One of the reasons why I make an effort to blog about some of my favourite places multiple times is because I want to show continuity over time.  I want things to stay relevant, whether I posted about them last year or three years from now.  And also because this blog, to me, is so much more than a “review platform”.  I really don’t see it as that and I don’t see myself as a critic.  What I strive to show through my food blogging is my story-telling through scrapbooking and the sense of community, love, and relationship-building that food brings to the table every time.  Having said all this, there was definitely one common opinion among all online reviewers and my friend Sally though: the spicy salmon don is awesome and a MUST for those who eat at Tokyo Sushi.  And I would have to agree 😀  It is SO good and that is quite different in presentation and interpretation from other Japanese sushi bars.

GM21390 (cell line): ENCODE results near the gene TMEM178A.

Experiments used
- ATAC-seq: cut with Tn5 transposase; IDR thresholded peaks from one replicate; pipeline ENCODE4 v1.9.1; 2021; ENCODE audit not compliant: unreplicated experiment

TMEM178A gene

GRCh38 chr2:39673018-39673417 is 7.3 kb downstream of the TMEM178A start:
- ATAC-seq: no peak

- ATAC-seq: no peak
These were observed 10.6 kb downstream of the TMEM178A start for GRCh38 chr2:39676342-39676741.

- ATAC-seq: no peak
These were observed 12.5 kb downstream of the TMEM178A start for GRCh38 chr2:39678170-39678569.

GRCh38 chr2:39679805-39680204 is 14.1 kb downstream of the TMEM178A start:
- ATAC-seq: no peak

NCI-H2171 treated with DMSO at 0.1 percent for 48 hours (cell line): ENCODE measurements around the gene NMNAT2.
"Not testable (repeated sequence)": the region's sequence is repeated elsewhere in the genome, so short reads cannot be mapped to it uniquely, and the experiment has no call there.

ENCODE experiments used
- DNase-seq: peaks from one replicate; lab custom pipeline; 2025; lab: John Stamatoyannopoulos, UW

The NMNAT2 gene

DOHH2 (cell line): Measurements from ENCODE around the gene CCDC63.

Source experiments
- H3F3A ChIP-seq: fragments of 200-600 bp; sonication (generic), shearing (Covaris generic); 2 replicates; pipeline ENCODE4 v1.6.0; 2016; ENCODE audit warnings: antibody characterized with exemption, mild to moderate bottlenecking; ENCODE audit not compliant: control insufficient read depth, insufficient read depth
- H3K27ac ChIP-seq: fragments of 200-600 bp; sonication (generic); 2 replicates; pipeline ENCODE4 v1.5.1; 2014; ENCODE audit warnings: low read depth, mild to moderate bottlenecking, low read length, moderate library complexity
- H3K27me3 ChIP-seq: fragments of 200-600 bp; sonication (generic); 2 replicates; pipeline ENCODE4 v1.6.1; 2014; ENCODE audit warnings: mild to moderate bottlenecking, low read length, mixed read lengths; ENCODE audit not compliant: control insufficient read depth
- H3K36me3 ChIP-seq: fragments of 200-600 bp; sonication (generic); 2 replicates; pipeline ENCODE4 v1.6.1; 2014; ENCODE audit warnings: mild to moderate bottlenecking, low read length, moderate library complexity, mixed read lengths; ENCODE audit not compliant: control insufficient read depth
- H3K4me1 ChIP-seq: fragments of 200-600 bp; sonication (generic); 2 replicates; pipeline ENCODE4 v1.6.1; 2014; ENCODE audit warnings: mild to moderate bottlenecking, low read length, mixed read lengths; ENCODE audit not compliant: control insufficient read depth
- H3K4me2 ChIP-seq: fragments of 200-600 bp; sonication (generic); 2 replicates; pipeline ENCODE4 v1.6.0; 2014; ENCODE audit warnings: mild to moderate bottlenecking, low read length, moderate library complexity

For those who are unfamiliar with what a salmon don is, the concept of the dish is simple: fish on top of rice.  When you order any dish ending with the word “don”, in essence that is what you are ordering.  The only difference between dishes is the type of fish, sashimi, or meat.  Tokyo sushi offers a number of lunch specials that are served from 11am-3pm and many come with a miso soup and a green salad.  Their famous spicy salmon don is listed in their list of lunch specials and goes for $9.95 and it is filling and satisfying.  I’ve eaten here a number of times now and I’ve tried both the spicy salmon don AND the spicy tuna don and they are both so delicious.